Just a week or so ago, it seemed like the White Sox season had been dealt its death blow in the form of a wave of pitching staff carnage that claimed their top arms. And let's be honest, it's still could have been the death knell--we're 3.5 games back of Minnesota with a harder schedule. The losses of Putz (knee tendinitis), Thornton (forearm soreness), Threets (torn ligament that allows you to throw hard), only exacerbated the periodic problems of Jenks (calf, back, desire to live), and the long-term loss of Peavy (exploded back muscle). To top it off, Gordon Beckham took a fastball to the hand (a blow that probably would have put Carlos Quentin in the hospital for a month), and Freddy Garcia was pulled out of his last start with cramps.....in his back.
But apparently, in some sort of weird phenomenon, over a course of time, injuries can heal.
Well not all of them...the Sox are still a beaten-up wreck of a team, but at least things aren't as preposterously awful as we thought.
Oh wait no, he's still extremely injured. He'll probably never play for the White Sox again. Bye, bye Erick and your very becoming neck tattoo....see you in 18 months or never.
Aaahh the old "Oh I just gave up a home run that emblemized our season's failure so I'm going to take two weeks off and get my stuff together" trick. Thornton creeped us all out by going on the DL with forearm/elbow soreness (also known as Mark Prior disease), but now is ready to come back to the roster in time for the all-important Boston series, having spent only the minimum time on the shelf. Arm inflammation in pitchers still makes me pretty terrified, especially when they're pitchers who have been complaining of overuse all season long. I would try to dislike Thornton's injury status on Facebook.
This is probably the injury I have the least faith in its solving itself...well, besides Threets. On two separate occasions J.J. has come out, failed to hit 95, then made one of those depressed expressions to the dugout, and ambled off in a disappointed huff. This doesn't seem like simple inflammation; guys who are sore have crappy outings and then complain of pain during the post-game interview. Guys who try to pitch and experience a failure to generate anything resembling their typical muscular response tend to be epicly screwed and need Joan Rivers-levels of surgery.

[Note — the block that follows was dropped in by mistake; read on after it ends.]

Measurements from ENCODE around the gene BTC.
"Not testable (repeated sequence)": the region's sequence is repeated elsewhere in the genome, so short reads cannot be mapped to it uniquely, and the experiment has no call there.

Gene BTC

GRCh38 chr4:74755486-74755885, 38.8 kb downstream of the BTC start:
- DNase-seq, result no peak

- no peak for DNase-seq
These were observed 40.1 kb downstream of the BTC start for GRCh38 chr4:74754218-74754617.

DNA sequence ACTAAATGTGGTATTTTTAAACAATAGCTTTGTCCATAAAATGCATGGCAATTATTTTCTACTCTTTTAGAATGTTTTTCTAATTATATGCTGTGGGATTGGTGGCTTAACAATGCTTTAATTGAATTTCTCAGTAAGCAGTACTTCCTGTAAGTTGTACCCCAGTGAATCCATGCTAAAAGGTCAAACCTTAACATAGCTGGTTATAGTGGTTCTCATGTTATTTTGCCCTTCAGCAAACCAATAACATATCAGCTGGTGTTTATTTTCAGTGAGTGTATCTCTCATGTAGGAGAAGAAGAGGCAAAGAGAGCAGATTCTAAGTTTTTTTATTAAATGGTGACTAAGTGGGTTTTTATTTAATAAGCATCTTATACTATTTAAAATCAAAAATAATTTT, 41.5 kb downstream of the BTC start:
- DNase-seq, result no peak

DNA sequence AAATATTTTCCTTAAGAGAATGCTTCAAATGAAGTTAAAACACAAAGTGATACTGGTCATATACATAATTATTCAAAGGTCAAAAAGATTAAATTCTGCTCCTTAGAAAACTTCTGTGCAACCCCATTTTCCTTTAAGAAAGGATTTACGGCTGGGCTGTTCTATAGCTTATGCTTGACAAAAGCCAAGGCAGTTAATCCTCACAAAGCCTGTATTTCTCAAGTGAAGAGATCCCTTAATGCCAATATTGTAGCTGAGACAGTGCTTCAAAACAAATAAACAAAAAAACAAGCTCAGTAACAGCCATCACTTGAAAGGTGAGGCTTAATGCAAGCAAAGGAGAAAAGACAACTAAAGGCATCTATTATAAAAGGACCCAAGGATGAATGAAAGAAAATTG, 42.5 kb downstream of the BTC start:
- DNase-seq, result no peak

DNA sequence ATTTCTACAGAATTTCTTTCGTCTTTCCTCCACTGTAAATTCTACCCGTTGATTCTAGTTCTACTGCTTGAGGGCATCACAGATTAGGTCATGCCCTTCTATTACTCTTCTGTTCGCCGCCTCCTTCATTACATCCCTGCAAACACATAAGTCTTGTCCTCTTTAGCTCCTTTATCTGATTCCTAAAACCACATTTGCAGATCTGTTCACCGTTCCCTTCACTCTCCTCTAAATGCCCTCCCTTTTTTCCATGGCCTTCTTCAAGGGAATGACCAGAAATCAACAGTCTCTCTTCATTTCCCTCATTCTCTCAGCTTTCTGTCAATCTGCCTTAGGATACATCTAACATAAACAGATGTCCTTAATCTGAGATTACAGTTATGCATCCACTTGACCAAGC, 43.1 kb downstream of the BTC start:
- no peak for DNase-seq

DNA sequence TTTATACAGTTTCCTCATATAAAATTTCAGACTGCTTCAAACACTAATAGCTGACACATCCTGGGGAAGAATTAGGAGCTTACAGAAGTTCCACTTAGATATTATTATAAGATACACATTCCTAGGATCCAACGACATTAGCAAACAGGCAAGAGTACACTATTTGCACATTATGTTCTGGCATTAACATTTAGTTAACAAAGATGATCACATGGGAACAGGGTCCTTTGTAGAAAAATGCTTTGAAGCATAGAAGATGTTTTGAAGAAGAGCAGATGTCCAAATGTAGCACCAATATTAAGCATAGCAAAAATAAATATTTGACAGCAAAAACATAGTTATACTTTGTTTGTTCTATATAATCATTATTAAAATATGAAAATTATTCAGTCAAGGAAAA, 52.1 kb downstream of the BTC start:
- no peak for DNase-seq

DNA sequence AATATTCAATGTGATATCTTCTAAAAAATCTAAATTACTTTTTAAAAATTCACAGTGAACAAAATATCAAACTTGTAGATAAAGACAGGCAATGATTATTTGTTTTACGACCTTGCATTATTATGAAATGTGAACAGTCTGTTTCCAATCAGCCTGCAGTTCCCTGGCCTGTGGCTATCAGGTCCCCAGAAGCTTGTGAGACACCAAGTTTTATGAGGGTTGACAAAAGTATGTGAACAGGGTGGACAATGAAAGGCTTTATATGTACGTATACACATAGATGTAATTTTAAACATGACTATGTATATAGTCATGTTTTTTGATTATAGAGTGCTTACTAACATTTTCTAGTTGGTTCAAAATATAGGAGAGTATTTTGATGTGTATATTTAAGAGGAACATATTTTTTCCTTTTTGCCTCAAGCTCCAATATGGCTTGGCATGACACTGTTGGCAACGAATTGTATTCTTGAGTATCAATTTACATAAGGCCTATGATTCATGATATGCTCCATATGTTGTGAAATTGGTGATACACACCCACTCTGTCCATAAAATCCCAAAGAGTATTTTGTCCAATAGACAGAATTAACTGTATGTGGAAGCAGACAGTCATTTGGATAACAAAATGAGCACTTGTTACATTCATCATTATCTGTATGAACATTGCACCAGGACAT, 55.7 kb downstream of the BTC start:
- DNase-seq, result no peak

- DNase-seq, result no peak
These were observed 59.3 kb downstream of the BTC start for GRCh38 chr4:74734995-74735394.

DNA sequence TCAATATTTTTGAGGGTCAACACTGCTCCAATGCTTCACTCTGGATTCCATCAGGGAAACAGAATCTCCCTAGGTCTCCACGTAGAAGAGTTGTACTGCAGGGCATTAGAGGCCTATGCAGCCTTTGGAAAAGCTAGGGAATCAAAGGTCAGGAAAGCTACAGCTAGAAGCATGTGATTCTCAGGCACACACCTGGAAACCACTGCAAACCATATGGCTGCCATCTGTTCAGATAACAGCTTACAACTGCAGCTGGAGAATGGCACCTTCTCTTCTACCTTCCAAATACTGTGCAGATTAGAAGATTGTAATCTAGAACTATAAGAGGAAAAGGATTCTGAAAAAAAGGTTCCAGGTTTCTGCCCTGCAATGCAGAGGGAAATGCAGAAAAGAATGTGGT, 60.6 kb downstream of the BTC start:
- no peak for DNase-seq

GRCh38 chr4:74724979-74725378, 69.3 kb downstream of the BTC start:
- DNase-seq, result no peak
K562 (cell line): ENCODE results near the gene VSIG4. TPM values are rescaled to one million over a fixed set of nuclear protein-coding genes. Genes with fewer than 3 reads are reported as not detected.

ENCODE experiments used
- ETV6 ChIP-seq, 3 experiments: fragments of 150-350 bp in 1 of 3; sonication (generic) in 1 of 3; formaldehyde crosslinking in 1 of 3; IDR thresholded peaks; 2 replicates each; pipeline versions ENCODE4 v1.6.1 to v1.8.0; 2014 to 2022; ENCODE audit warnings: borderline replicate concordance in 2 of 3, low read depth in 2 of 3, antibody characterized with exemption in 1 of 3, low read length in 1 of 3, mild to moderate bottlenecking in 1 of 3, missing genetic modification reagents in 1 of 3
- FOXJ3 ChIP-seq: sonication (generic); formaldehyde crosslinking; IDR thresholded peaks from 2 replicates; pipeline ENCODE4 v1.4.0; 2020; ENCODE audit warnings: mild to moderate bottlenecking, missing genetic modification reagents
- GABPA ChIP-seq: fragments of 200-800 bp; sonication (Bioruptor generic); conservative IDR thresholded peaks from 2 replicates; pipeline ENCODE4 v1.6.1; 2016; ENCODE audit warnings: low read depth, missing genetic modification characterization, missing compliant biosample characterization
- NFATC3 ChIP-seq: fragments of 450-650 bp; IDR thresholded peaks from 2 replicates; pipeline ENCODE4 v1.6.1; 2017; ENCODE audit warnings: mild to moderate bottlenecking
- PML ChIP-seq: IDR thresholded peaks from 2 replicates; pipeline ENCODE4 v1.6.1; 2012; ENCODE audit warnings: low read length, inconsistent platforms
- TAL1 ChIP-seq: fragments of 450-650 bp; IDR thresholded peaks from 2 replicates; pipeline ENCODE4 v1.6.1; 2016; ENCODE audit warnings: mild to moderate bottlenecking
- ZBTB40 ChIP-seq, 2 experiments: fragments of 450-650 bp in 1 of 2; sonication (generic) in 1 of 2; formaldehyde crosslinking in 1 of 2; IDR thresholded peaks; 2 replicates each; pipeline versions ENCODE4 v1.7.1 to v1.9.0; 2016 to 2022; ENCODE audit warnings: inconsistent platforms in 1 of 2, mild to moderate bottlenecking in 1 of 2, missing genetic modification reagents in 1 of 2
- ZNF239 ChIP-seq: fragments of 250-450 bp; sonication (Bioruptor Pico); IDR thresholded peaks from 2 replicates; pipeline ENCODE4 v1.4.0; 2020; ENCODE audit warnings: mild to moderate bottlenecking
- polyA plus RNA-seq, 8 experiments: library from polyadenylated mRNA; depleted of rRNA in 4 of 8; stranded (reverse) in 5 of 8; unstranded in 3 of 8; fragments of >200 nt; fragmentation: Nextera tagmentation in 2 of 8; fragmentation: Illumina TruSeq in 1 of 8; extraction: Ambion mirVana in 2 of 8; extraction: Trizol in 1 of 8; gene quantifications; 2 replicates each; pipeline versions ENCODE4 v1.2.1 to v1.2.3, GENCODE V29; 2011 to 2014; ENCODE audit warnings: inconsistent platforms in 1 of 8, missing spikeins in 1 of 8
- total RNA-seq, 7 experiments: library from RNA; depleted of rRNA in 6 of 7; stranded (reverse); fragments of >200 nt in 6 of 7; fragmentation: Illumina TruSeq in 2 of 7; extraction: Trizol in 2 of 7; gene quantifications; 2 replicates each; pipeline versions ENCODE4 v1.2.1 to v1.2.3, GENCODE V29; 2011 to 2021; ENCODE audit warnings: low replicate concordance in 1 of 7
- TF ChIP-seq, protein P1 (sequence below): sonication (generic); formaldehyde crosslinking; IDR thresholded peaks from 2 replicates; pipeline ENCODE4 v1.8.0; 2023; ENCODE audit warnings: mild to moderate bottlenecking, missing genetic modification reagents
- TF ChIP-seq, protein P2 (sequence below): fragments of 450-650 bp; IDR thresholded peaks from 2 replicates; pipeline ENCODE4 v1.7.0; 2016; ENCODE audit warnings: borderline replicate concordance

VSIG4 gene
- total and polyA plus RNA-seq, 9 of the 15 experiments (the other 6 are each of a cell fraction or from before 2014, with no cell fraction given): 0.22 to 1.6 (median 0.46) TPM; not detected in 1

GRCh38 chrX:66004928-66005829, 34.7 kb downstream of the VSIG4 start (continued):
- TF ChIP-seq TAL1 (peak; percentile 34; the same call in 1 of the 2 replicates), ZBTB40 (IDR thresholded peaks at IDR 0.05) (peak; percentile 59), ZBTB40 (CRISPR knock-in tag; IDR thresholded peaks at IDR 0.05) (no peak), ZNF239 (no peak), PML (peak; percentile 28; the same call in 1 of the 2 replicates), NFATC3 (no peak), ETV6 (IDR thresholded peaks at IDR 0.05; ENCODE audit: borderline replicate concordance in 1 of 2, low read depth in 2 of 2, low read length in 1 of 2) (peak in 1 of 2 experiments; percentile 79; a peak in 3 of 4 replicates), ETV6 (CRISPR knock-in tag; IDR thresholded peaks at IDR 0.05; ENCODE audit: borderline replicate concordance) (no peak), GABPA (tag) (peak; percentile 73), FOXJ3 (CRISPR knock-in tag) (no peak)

When you get hit in the hand with a fastball, the primary risk is your hand shattering like a Faberge egg. And fortunately, Gordon Beckham's hand did not shatter like a Faberge egg. Sure he writhed around in pain like he had been set on fire, and it probably swelled to the size of a watermelon; but he claims he'll be back, and we damn sure need him. Beckham's been a .965 OPS-guy in the 2nd half and the most awesome-super-fantabulous-wacky-wonderful period of Brent Lillibridge's career seems to have grinded to a halt. I'd say play him so long as the hand hasn't sprouted an infection so powerful it's capable of independent thought.
Freddy left after 4 innings in his last start against Cleveland, continuing the trend of guys on the White Sox in not great shape having back problems. Fortunately, Freddy claims to be ready for his next outing. Garcia is most likely the best judge of his own body, but count me skeptical of the "old guys playing through pain and hoping it's nothing" approach. I think Freddy is shaky as the next guy, but shaky is still a lot better than Carlos Torres. Though back in the day, we didn't need 5th starters....and by back in the day I mean 2004.
Believer or not, Jenks isn't actually hurt right now. But with how unreliable he's been from a durability standpoint and his increased recent workload, some aches and pains are bound to crop off unless he gets help soon.
On the plus side....Chris Sale can close apparently.
As is stands, a healthy Thornton could do wonders, even if he doesn't provide any lefty-righty balance. Putz and Threets might as well be counted out, so an injury to Jenks, Santos, or Chris Sale being taken away if the U.S. Selective Service re-institutes the draft, will probably be the final crisis-inducing blow to a bullpen that might just kick the bucket in Boston this weekend anyway.
But as you can tell, I'm staying optimistic.